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Introduction:

In the realm of car maintenance, myths and misconceptions about engine oil abound. This article aims to debunk common myths surrounding engine oil, providing clarity and understanding for car owners. With a focus on separating fact from fiction, let’s explore the truth behind engine oil myths.


Myth: You Should Always Use Thicker Oil for Older Engines

Fact:

While it’s true that older engines may experience increased wear and tear, using thicker oil isn’t always the solution. Thicker oil can lead to poor lubrication in certain engine parts, potentially causing damage. Instead, follow the manufacturer’s recommendations for viscosity and consider high-quality engine oil designed for older engines.

Myth: Engine Oil Should Be Changed Every 3,000 Miles

Fact:

This widely believed myth stems from outdated recommendations. Modern engines and synthetic oils can typically go longer between oil changes. Follow your car manufacturer’s guidelines for oil change intervals, which are often closer to 5,000 to 7,500 miles. Regular oil analysis can also help determine the optimal interval for your specific driving conditions.

Myth: Adding More Engine Oil Will Improve Performance

Fact:

Adding excess engine oil beyond the recommended level can lead to serious consequences. Overfilling can cause foaming, which reduces oil’s lubricating properties and can lead to engine damage. Always adhere to the manufacturer’s recommended oil level and consult a professional if you suspect issues with oil consumption or performance.

Myth: Synthetic Oil Causes Engine Leaks

Fact:

There’s no evidence to support the claim that synthetic oil causes engine leaks. In fact, synthetic oils often provide better protection against wear and tear, reducing the likelihood of leaks. Leaks are typically due to worn seals or gaskets, not the type of oil used. If you notice leaks, have them inspected and repaired promptly by a qualified mechanic.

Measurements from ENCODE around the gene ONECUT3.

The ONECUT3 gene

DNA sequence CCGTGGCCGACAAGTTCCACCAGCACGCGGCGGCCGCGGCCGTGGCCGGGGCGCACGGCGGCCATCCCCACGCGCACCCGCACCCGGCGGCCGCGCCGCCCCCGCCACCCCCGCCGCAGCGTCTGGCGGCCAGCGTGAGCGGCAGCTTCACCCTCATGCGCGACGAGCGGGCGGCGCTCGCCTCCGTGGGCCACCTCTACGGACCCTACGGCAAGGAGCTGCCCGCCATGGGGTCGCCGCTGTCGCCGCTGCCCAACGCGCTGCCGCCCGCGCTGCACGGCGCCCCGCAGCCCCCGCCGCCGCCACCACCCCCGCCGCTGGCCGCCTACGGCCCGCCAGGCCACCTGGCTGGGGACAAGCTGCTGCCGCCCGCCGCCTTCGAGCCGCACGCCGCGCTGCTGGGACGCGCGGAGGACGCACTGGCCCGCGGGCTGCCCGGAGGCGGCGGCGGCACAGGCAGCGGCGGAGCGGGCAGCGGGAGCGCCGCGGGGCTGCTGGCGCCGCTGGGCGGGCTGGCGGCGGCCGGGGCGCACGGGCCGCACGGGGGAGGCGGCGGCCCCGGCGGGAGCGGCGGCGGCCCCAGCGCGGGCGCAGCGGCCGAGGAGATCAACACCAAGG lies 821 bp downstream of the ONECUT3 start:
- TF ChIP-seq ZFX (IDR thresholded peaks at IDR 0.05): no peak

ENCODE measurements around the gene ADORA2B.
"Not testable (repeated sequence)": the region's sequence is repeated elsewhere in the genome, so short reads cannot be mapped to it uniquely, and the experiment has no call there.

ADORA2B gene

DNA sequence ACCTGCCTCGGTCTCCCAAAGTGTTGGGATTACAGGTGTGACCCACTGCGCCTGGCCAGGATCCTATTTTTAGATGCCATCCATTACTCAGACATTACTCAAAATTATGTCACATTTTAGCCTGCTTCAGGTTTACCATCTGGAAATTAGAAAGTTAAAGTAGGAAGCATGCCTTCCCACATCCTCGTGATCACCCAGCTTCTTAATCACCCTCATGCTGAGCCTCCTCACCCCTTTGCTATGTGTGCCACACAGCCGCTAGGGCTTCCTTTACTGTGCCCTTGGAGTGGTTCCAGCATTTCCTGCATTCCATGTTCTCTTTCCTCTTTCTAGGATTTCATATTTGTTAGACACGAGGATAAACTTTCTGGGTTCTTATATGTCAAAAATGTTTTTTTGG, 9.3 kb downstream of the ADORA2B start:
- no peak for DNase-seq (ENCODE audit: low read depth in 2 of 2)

Myth: Dark Engine Oil Means It’s Time for a Change

Fact:

While dark engine oil may indicate contamination, it’s not always a sign that an oil change is necessary. Many factors can cause oil to darken, including heat and oxidation. Instead of relying solely on color, follow the manufacturer’s recommended oil change intervals and consider oil analysis to assess oil condition accurately.

Conclusion:

Engine oil myths can lead to confusion and improper maintenance practices. By debunking common misconceptions and focusing on facts, car owners can make informed decisions about engine oil usage. Remember to consult your car manufacturer’s recommendations and seek professional advice when in doubt. With accurate knowledge, you can ensure proper engine oil maintenance and prolong the lifespan of your vehicle.

Learn more about engine oil myths and best practices with TOTAL PARCO. Trust in our expertise to keep your engine running smoothly and efficiently.


This article dispels common engine oil myths and provides factual insights to guide car owners in proper engine oil maintenance. With TOTAL PARCO’s expertise, you can debunk misconceptions and make informed decisions about engine oil usage.

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